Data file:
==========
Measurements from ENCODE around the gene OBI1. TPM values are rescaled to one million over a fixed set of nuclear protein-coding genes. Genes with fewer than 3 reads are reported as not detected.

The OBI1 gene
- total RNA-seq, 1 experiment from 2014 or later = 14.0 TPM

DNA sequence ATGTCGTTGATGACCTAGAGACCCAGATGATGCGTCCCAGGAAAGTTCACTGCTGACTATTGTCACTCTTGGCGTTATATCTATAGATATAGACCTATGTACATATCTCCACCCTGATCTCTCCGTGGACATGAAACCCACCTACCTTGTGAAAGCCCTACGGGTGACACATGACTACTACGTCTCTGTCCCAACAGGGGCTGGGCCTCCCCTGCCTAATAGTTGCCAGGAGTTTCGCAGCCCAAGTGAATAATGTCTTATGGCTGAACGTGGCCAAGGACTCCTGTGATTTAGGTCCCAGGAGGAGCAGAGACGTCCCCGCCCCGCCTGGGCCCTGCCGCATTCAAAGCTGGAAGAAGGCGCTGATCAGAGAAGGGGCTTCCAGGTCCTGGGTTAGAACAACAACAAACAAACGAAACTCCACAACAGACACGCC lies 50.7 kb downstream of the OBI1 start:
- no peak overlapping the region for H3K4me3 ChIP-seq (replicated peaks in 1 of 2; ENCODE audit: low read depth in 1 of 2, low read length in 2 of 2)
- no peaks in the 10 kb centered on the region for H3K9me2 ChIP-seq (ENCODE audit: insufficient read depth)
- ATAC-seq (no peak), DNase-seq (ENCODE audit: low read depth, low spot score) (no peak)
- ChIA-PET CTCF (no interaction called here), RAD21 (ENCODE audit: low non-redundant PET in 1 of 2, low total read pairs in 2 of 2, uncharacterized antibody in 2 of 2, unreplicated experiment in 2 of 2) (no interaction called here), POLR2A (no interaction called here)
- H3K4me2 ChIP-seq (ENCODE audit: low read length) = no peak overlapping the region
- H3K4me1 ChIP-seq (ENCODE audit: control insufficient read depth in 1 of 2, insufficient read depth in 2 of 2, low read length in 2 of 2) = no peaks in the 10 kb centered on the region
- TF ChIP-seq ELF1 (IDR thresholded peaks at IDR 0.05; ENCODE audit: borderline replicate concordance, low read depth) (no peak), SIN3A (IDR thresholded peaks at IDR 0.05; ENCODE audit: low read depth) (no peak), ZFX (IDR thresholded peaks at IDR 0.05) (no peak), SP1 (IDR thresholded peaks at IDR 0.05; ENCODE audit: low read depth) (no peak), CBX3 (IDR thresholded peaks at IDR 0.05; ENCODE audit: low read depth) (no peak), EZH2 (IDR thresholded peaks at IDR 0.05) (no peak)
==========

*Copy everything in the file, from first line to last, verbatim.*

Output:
Measurements from ENCODE around the gene OBI1. TPM values are rescaled to one million over a fixed set of nuclear protein-coding genes. Genes with fewer than 3 reads are reported as not detected.

The OBI1 gene
- total RNA-seq, 1 experiment from 2014 or later = 14.0 TPM

DNA sequence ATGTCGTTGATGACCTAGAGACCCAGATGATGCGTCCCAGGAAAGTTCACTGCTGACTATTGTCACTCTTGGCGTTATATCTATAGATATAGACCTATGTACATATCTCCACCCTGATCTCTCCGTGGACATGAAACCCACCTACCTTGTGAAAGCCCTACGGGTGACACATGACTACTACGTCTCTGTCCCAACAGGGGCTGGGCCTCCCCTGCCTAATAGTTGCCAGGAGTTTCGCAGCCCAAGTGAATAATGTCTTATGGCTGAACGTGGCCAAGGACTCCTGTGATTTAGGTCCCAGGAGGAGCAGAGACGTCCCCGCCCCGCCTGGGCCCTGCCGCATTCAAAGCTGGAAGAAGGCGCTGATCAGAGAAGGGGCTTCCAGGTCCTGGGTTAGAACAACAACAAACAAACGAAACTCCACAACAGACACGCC lies 50.7 kb downstream of the OBI1 start:
- no peak overlapping the region for H3K4me3 ChIP-seq (replicated peaks in 1 of 2; ENCODE audit: low read depth in 1 of 2, low read length in 2 of 2)
- no peaks in the 10 kb centered on the region for H3K9me2 ChIP-seq (ENCODE audit: insufficient read depth)
- ATAC-seq (no peak), DNase-seq (ENCODE audit: low read depth, low spot score) (no peak)
- ChIA-PET CTCF (no interaction called here), RAD21 (ENCODE audit: low non-redundant PET in 1 of 2, low total read pairs in 2 of 2, uncharacterized antibody in 2 of 2, unreplicated experiment in 2 of 2) (no interaction called here), POLR2A (no interaction called here)
- H3K4me2 ChIP-seq (ENCODE audit: low read length) = no peak overlapping the region
- H3K4me1 ChIP-seq (ENCODE audit: control insufficient read depth in 1 of 2, insufficient read depth in 2 of 2, low read length in 2 of 2) = no peaks in the 10 kb centered on the region
- TF ChIP-seq ELF1 (IDR thresholded peaks at IDR 0.05; ENCODE audit: borderline replicate concordance, low read depth) (no peak), SIN3A (IDR thresholded peaks at IDR 0.05; ENCODE audit: low read depth) (no peak), ZFX (IDR thresholded peaks at IDR 0.05) (no peak), SP1 (IDR thresholded peaks at IDR 0.05; ENCODE audit: low read depth) (no peak), CBX3 (IDR thresholded peaks at IDR 0.05; ENCODE audit: low read depth) (no peak), EZH2 (IDR thresholded peaks at IDR 0.05) (no peak)